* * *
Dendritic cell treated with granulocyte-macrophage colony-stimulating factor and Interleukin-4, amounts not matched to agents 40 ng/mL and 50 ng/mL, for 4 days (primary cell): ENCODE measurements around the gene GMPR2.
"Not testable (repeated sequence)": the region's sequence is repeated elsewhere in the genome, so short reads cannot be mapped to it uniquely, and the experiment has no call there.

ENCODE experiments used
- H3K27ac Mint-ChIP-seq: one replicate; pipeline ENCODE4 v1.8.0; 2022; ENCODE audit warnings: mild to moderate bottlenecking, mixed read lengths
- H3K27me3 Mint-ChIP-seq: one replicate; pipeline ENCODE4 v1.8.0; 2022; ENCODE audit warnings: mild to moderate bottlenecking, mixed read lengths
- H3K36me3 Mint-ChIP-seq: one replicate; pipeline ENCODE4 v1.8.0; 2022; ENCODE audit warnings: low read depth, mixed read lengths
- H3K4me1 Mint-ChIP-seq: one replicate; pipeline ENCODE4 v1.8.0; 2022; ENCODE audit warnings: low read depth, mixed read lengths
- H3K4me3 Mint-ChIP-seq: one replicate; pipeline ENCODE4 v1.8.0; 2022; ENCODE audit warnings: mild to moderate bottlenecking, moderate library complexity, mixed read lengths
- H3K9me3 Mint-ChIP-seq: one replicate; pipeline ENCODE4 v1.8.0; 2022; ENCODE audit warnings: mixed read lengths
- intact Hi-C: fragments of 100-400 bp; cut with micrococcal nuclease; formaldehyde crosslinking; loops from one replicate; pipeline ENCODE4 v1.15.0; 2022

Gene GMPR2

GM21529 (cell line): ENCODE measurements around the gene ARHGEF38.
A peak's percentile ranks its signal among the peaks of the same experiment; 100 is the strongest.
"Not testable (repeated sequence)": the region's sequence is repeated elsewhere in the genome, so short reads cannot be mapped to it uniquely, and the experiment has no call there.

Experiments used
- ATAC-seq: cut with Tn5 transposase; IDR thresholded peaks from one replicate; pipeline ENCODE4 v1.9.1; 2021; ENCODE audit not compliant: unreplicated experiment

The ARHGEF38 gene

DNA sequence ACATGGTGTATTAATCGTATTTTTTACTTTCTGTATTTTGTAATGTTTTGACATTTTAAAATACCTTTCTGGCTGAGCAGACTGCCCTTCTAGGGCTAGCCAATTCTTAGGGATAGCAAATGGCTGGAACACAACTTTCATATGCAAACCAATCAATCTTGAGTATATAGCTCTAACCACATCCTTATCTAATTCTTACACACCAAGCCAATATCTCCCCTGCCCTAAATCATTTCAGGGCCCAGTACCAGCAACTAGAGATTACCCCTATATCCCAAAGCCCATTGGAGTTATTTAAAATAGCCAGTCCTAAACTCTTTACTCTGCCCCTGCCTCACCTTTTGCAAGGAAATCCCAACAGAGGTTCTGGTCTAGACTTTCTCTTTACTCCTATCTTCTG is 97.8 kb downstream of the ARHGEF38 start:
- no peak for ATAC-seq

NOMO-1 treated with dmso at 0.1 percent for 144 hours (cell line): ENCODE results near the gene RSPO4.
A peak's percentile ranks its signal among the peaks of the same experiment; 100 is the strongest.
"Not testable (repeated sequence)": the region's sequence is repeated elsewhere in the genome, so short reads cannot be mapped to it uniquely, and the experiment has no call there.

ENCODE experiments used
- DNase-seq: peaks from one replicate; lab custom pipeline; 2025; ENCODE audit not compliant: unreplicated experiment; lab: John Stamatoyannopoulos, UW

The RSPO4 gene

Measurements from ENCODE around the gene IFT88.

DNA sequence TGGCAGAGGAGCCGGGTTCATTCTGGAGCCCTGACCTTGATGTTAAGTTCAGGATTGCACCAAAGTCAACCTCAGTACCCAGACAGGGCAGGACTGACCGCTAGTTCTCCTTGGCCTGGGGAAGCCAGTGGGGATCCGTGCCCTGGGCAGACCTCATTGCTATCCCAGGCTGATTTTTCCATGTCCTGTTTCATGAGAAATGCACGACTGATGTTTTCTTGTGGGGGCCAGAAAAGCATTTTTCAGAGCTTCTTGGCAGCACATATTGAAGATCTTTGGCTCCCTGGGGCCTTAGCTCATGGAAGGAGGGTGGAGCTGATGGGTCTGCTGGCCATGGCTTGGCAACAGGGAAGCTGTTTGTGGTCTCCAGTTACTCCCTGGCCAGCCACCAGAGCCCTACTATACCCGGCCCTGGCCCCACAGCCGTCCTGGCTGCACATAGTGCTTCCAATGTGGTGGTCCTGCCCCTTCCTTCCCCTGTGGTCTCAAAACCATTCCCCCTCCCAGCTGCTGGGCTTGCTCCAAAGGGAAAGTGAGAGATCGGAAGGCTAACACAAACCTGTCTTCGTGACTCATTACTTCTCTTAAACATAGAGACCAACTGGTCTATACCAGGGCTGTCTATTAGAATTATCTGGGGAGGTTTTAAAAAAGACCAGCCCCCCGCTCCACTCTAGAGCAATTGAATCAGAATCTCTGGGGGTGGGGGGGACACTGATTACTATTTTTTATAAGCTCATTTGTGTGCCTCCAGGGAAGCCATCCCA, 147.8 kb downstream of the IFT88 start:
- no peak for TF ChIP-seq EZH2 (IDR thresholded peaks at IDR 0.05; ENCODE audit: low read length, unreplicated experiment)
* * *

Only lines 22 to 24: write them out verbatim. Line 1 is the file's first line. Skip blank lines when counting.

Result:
"Not testable (repeated sequence)": the region's sequence is repeated elsewhere in the genome, so short reads cannot be mapped to it uniquely, and the experiment has no call there.

ENCODE experiments used
- DNase-seq: peaks from one replicate; lab custom pipeline; 2025; ENCODE audit not compliant: unreplicated experiment; lab: John Stamatoyannopoulos, UW